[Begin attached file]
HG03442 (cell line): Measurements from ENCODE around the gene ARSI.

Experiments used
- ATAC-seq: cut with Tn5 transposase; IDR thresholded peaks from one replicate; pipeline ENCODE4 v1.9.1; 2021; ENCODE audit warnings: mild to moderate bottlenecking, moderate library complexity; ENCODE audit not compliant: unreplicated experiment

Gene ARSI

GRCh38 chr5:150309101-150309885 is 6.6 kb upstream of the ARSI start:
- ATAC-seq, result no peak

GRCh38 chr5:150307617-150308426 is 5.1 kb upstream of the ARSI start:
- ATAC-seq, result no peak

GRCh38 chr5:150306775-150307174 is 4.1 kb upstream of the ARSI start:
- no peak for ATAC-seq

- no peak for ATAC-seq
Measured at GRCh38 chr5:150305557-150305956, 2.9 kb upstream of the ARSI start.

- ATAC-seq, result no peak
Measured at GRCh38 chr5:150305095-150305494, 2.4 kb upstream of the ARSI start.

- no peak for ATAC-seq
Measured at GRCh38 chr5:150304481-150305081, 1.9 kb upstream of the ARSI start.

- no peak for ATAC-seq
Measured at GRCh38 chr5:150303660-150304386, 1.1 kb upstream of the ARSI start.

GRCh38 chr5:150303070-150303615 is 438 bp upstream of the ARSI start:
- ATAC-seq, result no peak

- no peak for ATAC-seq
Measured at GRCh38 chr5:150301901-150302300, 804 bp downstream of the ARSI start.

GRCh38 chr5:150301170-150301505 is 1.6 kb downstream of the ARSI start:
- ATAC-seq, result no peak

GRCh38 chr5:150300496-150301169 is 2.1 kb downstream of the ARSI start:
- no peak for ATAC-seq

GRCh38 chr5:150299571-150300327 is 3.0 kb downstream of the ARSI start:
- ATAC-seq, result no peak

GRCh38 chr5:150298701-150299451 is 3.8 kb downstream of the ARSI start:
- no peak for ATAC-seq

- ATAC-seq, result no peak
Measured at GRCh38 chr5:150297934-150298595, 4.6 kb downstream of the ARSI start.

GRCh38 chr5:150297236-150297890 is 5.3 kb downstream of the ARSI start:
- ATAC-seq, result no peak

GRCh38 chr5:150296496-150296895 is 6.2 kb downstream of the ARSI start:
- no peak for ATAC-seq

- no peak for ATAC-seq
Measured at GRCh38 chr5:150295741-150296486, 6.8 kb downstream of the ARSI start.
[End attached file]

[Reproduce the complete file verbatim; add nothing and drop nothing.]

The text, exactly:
HG03442 (cell line): Measurements from ENCODE around the gene ARSI.

Experiments used
- ATAC-seq: cut with Tn5 transposase; IDR thresholded peaks from one replicate; pipeline ENCODE4 v1.9.1; 2021; ENCODE audit warnings: mild to moderate bottlenecking, moderate library complexity; ENCODE audit not compliant: unreplicated experiment

Gene ARSI

GRCh38 chr5:150309101-150309885 is 6.6 kb upstream of the ARSI start:
- ATAC-seq, result no peak

GRCh38 chr5:150307617-150308426 is 5.1 kb upstream of the ARSI start:
- ATAC-seq, result no peak

GRCh38 chr5:150306775-150307174 is 4.1 kb upstream of the ARSI start:
- no peak for ATAC-seq

- no peak for ATAC-seq
Measured at GRCh38 chr5:150305557-150305956, 2.9 kb upstream of the ARSI start.

- ATAC-seq, result no peak
Measured at GRCh38 chr5:150305095-150305494, 2.4 kb upstream of the ARSI start.

- no peak for ATAC-seq
Measured at GRCh38 chr5:150304481-150305081, 1.9 kb upstream of the ARSI start.

- no peak for ATAC-seq
Measured at GRCh38 chr5:150303660-150304386, 1.1 kb upstream of the ARSI start.

GRCh38 chr5:150303070-150303615 is 438 bp upstream of the ARSI start:
- ATAC-seq, result no peak

- no peak for ATAC-seq
Measured at GRCh38 chr5:150301901-150302300, 804 bp downstream of the ARSI start.

GRCh38 chr5:150301170-150301505 is 1.6 kb downstream of the ARSI start:
- ATAC-seq, result no peak

GRCh38 chr5:150300496-150301169 is 2.1 kb downstream of the ARSI start:
- no peak for ATAC-seq

GRCh38 chr5:150299571-150300327 is 3.0 kb downstream of the ARSI start:
- ATAC-seq, result no peak

GRCh38 chr5:150298701-150299451 is 3.8 kb downstream of the ARSI start:
- no peak for ATAC-seq

- ATAC-seq, result no peak
Measured at GRCh38 chr5:150297934-150298595, 4.6 kb downstream of the ARSI start.

GRCh38 chr5:150297236-150297890 is 5.3 kb downstream of the ARSI start:
- ATAC-seq, result no peak

GRCh38 chr5:150296496-150296895 is 6.2 kb downstream of the ARSI start:
- no peak for ATAC-seq

- no peak for ATAC-seq
Measured at GRCh38 chr5:150295741-150296486, 6.8 kb downstream of the ARSI start.